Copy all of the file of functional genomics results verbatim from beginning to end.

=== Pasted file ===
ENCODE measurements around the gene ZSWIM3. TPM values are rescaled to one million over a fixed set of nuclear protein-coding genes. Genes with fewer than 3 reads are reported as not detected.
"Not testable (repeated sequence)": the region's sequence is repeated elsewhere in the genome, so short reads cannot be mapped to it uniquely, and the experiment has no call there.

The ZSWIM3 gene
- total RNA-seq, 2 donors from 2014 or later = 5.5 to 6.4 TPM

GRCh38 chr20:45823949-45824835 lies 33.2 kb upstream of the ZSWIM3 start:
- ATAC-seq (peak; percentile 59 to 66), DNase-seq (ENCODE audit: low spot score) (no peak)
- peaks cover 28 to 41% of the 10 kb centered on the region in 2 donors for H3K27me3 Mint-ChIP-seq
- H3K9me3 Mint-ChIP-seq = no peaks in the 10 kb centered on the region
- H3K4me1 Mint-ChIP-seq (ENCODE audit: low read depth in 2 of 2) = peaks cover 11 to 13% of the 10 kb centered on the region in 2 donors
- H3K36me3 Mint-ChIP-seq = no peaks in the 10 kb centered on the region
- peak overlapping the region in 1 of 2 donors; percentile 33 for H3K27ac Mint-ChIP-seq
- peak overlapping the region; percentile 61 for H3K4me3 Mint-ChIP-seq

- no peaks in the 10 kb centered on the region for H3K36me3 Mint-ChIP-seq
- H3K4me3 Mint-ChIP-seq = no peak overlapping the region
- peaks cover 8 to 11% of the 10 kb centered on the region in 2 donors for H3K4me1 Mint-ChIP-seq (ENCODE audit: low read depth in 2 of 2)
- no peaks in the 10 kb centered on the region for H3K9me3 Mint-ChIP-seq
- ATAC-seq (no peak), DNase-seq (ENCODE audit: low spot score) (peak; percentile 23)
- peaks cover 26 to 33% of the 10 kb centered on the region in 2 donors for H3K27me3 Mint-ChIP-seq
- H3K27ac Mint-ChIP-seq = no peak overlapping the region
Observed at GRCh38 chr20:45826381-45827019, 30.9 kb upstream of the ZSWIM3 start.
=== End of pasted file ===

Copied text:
ENCODE measurements around the gene ZSWIM3. TPM values are rescaled to one million over a fixed set of nuclear protein-coding genes. Genes with fewer than 3 reads are reported as not detected.
"Not testable (repeated sequence)": the region's sequence is repeated elsewhere in the genome, so short reads cannot be mapped to it uniquely, and the experiment has no call there.

The ZSWIM3 gene
- total RNA-seq, 2 donors from 2014 or later = 5.5 to 6.4 TPM

GRCh38 chr20:45823949-45824835 lies 33.2 kb upstream of the ZSWIM3 start:
- ATAC-seq (peak; percentile 59 to 66), DNase-seq (ENCODE audit: low spot score) (no peak)
- peaks cover 28 to 41% of the 10 kb centered on the region in 2 donors for H3K27me3 Mint-ChIP-seq
- H3K9me3 Mint-ChIP-seq = no peaks in the 10 kb centered on the region
- H3K4me1 Mint-ChIP-seq (ENCODE audit: low read depth in 2 of 2) = peaks cover 11 to 13% of the 10 kb centered on the region in 2 donors
- H3K36me3 Mint-ChIP-seq = no peaks in the 10 kb centered on the region
- peak overlapping the region in 1 of 2 donors; percentile 33 for H3K27ac Mint-ChIP-seq
- peak overlapping the region; percentile 61 for H3K4me3 Mint-ChIP-seq

- no peaks in the 10 kb centered on the region for H3K36me3 Mint-ChIP-seq
- H3K4me3 Mint-ChIP-seq = no peak overlapping the region
- peaks cover 8 to 11% of the 10 kb centered on the region in 2 donors for H3K4me1 Mint-ChIP-seq (ENCODE audit: low read depth in 2 of 2)
- no peaks in the 10 kb centered on the region for H3K9me3 Mint-ChIP-seq
- ATAC-seq (no peak), DNase-seq (ENCODE audit: low spot score) (peak; percentile 23)
- peaks cover 26 to 33% of the 10 kb centered on the region in 2 donors for H3K27me3 Mint-ChIP-seq
- H3K27ac Mint-ChIP-seq = no peak overlapping the region
Observed at GRCh38 chr20:45826381-45827019, 30.9 kb upstream of the ZSWIM3 start.